Ok, so onto intensity in relation to anaerobic and aerobic style training. Most commonly we refer to intensity as a percentage of your heart rate maximum (MHR) when it comes to these styles of training. To get your MHR it’s simply 220 minus your age, whilst not entirely accurate it can be used as a guide. High intensity conditioning would be considered working in the 70-85% of MHR zone throughout your session. Moderate intensity being considered 50-70% of MHR. If you’re aiming to work at a given heart rate training zone it’s a good idea to consider using the Heart Rate Reserve (HRR) formula to calculate this.
Accumulating short bouts of high intensity conditioning training regularly throughout the week is a great way to increase your lung capacity and your cardiac output whilst increasing your capacity for fat loss.
For most it is unrealistic to expect to train at a high intensity for your whole session, every session of the week. It can take years to build the general physical preparedness to train at a high intensity daily. You can effectively utilise interval training for your conditioning as a means of accumulating intensity throughout a session without being forced to drop your heart rate due to fatigue. The benefits of doing this are great and include, improved lactate tolerance and endurance, increased lung capacity, increased cardiac output, lowered heart rate, and body fat reduction to name a few.
Let’s say you’ve allocated 20mins of your day for some conditioning training whether it be aerobic or anaerobic in nature, a good goal would be to safely achieve as much high intensity as you can relative to your fitness goals and aptitude. An example might be using the airdyne or exercise bike, or even the rower- work at a 1:2 ratio. If we go off 1 minute as our interval time then this becomes 1 min high intensity, followed by 2 minutes moderate to low intensity. Alternatively you could do a 1:3 ratio, using 15 second intervals, meaning high for 15secs and moderate too low for 45 seconds. The challenge here is that, depending on your level of fitness 45 seconds may not be long enough to reduce your heart rate enough to recover for another high intensity burst, meaning that you will begin your next 15 second high intensity burst under fatigue and most likely in the presence of lactic acid which has a part to play in the process that gives us that muscle ‘burning’ sensation. Work to rest ratios are adapted to suite the individual’s goals and current fitness levels.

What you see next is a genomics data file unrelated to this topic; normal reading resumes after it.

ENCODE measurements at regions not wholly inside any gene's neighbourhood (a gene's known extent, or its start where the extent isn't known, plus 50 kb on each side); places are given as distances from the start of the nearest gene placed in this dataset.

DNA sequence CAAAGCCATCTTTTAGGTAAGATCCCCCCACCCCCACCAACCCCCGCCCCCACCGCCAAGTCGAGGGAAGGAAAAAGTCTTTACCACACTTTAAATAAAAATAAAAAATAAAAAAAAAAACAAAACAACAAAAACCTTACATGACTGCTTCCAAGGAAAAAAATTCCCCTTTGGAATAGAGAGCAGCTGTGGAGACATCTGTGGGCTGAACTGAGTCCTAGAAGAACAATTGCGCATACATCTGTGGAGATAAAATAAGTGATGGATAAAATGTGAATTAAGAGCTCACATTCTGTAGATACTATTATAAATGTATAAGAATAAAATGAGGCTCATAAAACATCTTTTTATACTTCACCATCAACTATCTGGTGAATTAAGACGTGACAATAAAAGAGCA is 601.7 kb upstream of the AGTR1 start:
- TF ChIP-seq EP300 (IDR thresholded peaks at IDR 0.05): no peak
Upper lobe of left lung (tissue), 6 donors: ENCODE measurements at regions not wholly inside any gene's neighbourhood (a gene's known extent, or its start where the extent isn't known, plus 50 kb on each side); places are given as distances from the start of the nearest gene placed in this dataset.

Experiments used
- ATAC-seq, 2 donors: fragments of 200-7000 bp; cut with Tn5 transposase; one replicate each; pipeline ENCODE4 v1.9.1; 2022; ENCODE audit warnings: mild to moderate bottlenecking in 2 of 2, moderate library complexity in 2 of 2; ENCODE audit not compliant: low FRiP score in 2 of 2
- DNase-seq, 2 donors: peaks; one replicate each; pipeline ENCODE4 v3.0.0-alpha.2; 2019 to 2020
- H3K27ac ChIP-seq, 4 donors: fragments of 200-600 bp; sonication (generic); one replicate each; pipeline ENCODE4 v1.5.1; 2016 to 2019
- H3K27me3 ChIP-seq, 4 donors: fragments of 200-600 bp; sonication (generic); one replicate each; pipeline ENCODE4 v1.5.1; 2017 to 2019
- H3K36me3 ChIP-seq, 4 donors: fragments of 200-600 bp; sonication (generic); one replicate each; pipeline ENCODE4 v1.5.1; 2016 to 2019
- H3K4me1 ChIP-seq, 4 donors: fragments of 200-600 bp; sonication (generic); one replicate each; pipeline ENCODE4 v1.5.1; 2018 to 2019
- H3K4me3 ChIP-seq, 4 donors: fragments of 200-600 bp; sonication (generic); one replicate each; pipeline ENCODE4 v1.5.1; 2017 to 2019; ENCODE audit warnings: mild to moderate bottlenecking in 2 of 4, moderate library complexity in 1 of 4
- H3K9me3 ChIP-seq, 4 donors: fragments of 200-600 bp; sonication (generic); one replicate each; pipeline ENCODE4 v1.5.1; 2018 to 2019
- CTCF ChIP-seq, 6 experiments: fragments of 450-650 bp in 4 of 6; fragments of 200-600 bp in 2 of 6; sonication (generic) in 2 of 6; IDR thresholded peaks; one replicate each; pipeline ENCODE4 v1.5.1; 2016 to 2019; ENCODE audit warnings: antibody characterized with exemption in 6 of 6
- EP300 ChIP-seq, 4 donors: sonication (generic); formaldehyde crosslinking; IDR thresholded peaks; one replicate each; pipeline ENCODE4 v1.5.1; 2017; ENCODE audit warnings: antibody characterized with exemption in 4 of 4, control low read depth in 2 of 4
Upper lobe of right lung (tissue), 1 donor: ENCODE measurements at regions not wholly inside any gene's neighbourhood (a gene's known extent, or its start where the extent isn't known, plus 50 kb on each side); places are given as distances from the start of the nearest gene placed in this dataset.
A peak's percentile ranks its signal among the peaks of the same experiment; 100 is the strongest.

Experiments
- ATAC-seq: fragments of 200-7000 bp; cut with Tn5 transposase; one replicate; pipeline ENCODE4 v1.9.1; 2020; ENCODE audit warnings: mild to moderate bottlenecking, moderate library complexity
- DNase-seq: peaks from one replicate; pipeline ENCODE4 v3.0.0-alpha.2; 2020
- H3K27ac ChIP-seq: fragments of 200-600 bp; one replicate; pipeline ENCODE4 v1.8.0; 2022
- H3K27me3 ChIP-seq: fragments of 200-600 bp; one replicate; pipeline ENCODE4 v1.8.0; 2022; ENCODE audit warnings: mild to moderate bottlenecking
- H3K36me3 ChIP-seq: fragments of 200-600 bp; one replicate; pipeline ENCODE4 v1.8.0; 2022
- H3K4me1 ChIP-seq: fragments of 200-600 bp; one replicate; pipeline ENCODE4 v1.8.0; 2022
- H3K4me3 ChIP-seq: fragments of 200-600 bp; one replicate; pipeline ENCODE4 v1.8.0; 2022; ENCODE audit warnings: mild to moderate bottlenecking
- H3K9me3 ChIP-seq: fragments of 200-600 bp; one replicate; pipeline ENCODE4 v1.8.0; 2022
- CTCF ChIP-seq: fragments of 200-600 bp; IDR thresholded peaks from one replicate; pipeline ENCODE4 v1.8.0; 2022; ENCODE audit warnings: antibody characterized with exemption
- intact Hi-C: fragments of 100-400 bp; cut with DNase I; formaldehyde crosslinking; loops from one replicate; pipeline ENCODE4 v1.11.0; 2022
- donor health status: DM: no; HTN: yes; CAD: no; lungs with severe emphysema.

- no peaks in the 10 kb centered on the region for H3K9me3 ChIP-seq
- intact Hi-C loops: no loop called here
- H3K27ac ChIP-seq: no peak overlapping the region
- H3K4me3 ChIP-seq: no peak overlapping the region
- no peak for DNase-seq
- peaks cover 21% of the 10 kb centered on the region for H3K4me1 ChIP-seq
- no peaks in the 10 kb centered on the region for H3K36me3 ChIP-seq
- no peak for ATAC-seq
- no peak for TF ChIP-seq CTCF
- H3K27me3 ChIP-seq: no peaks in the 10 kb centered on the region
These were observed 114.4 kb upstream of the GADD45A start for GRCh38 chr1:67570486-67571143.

To give you an idea, Rugby Sevens players are some of the fittest athletes in sport and it is not uncommon to see them using the ergs for 7:7 intervals, for up to 15 minutes at a time, as in 7 seconds all out effort, followed by 7 seconds recovery. You can imagine the ‘burn’ here and the conditioning required to even attempt this style of interval training.
In summary, intensity is an important training variable, that needs to programmed carefully. If you want longevity in your training, you can’t train at a high intensity every single session. Imagine if you owned a car that was capable of going 200km/hr, if you drove it around at 200km/hr everywhere you went, the engine would break down quickly. Training at a high intensity is important, but be careful not to overdo it.
If intensity interests you and you’d like to continue this discussion then, please as always chat with your coach or shoot me an email and we can get into the finite detail about intensity in training and it’s effect on the body.
See you in the gym!